Many LGBT individuals decide to pursue a legal education each year. Like other law students, they have to navigate the difficult waters of law school’s first semester. Many LGBT law students, however, face unique questions and anxieties their classmates do not.
Should I tell people I am LGBT or keep it a secret? Should I include OutLaw or other organizations on my resume that may reveal my LGBT status? Should I change the conversation if someone brings it up directly or indirectly in an interview?
This article aims to help LGBT law students at the beginning of their legal careers with practical advice on how to best deal with some of these unique situations.
At first glance, law school may seem filled with stereotypical Type-A individuals. And it is. That said, there remains plenty of room for individuality and uniqueness within the law school paradigm.
Being genuine is essential to forming friendships, establishing connections, and impressing interviewers. And, it’s hard to be genuine without first truly accepting yourself. Regardless of the approach you take in embracing, revealing or not emphasizing your LGBT status, make sure that you are comfortable in your own skin and have made peace with the uniqueness of your life’s journey. If you are uncomfortable with who you are, people around you will sense that.
Confidence begets confidence. Despite your lack of legal experience, you still have to exude enough confidence so your future superiors, colleagues, and, ultimately, clients will also have confidence in your abilities.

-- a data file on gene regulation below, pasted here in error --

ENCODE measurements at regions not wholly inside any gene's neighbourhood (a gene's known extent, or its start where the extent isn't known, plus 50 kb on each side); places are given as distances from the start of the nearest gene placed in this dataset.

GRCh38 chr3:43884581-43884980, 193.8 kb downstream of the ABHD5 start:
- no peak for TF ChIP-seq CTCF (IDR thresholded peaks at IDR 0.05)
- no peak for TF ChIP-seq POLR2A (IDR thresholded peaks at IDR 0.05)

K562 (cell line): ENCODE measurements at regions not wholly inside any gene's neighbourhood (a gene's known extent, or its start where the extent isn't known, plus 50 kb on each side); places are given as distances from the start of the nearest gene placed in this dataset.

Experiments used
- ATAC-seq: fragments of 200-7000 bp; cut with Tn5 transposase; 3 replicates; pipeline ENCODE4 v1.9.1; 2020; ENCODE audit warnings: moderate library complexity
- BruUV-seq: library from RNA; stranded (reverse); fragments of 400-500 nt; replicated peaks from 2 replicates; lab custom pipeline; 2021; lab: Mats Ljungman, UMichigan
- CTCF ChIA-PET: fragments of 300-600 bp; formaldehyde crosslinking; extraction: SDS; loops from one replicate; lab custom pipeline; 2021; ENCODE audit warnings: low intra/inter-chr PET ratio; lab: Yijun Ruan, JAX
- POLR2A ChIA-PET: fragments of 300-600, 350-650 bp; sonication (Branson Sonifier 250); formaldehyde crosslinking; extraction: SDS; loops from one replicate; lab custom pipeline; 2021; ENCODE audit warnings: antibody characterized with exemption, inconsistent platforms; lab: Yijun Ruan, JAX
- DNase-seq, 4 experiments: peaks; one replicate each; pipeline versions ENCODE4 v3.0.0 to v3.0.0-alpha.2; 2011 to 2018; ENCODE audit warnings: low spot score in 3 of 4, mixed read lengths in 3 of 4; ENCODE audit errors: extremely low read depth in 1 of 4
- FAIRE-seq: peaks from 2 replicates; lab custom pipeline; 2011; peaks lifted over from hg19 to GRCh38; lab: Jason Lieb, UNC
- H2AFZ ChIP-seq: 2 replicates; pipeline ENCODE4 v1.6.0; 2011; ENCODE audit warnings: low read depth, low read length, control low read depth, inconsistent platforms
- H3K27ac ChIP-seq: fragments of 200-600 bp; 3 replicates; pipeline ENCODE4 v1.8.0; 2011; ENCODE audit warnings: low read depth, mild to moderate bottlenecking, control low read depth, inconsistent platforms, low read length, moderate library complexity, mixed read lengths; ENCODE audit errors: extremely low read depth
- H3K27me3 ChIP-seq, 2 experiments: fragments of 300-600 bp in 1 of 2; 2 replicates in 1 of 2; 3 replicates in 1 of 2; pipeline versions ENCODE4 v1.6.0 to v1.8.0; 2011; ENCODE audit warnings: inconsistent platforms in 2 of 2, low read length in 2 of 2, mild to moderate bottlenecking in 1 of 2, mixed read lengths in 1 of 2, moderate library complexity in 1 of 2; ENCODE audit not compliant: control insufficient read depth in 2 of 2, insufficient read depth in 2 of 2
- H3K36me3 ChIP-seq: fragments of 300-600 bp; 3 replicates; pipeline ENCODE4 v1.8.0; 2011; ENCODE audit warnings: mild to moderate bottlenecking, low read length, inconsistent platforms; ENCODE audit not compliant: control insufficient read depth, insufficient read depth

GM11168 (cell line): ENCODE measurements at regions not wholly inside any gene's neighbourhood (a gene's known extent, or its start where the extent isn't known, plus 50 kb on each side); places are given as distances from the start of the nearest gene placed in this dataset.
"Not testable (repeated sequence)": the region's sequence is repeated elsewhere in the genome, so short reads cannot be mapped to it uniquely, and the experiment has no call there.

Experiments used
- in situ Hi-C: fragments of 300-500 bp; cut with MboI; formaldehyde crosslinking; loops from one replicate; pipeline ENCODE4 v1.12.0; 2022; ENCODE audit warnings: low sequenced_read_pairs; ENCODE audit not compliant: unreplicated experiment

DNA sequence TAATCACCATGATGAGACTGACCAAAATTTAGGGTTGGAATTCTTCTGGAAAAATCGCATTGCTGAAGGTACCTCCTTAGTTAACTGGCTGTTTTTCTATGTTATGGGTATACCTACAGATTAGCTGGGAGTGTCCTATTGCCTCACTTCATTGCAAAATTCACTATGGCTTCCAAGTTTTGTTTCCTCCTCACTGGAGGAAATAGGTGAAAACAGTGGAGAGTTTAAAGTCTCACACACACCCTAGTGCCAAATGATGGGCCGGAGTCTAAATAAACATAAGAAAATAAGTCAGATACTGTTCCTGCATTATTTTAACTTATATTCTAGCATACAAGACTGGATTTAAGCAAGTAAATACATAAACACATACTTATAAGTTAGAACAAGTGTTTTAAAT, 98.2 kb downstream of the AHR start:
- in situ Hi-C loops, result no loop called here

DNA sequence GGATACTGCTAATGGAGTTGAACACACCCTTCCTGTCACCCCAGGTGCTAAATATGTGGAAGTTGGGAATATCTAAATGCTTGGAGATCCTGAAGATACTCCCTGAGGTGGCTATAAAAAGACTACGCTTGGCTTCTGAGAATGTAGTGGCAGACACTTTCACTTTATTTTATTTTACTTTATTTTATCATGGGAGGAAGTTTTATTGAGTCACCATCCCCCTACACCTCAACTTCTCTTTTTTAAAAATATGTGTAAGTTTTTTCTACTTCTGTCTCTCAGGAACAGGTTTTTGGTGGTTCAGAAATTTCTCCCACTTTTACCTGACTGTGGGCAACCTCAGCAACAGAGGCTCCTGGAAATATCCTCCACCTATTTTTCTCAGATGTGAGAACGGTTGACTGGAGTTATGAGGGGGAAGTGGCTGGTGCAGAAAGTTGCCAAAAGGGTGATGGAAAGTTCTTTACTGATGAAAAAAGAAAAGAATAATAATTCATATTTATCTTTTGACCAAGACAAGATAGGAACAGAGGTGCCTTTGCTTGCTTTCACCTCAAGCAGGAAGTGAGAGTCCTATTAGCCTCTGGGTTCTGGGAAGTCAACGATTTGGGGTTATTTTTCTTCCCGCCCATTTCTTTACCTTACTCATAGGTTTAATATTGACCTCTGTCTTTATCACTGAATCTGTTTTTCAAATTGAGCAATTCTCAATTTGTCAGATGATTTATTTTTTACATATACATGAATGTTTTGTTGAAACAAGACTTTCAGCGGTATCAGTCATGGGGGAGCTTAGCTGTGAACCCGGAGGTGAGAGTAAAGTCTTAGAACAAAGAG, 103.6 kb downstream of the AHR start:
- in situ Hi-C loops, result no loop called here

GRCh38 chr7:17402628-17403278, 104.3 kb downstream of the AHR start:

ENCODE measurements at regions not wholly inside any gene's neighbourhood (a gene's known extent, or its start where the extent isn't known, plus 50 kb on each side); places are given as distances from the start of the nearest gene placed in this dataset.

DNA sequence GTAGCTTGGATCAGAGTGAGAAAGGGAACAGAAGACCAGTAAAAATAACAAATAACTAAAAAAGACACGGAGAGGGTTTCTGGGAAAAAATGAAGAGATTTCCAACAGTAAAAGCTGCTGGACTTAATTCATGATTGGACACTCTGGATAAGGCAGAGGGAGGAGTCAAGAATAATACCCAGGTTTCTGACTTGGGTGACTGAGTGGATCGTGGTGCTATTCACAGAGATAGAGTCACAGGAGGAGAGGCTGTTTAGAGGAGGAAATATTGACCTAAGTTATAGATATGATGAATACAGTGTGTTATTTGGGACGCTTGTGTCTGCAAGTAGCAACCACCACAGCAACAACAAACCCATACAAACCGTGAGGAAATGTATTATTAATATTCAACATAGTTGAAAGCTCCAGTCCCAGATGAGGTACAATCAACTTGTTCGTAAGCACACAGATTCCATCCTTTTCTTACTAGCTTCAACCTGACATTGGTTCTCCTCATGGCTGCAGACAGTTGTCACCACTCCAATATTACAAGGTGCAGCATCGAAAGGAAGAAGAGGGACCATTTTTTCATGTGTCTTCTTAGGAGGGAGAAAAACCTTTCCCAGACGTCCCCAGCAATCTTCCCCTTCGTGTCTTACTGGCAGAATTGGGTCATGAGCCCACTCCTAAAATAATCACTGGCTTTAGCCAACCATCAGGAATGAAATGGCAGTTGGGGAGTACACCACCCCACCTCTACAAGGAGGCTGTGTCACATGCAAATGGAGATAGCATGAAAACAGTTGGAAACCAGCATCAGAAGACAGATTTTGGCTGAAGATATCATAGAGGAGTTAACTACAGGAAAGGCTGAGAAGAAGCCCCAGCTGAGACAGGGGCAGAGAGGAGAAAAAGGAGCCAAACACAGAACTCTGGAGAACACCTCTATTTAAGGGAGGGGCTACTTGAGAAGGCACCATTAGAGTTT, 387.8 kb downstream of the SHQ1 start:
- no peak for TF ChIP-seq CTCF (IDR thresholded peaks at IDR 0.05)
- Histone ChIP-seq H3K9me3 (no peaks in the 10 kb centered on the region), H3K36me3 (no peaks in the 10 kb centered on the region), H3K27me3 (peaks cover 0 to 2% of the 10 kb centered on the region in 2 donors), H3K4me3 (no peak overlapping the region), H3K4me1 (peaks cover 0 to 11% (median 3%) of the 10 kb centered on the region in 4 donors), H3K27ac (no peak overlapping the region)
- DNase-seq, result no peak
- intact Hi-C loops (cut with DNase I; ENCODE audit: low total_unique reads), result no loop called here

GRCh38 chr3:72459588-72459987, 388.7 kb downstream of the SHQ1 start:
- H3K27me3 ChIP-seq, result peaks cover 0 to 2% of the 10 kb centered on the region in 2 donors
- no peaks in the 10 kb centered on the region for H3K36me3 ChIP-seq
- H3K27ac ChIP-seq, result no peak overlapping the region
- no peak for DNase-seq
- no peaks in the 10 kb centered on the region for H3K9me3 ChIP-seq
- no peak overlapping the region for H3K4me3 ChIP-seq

The first semester of law school presents challenges to most students, including experiencing the Socratic-method of getting cold-called by professors for the first time. For any 1L, this process can be daunting. This experience can be even more challenging if you are self-conscious about your identity. For example, a gay man self-conscious about his voice may dread having the spotlight on him when the professor calls. This is where believing in one’s self is critical. More likely than not, no one knows for sure the complete right answer to the professor’s question, and many may have stopped fully paying attention right after the professor called on someone else! However, your peers will take note of how you conduct yourself and whether you sound confident in your answers.
One of the best ways to gain confidence, in the midst of the law school chaos, is to remind yourself of your accomplishments. Remember, you worked hard during your undergraduate years, prepared for the LSAT, and were selected by your law school’s admissions committee. You belong here. You are capable of succeeding.
Appoint Your Board of Directors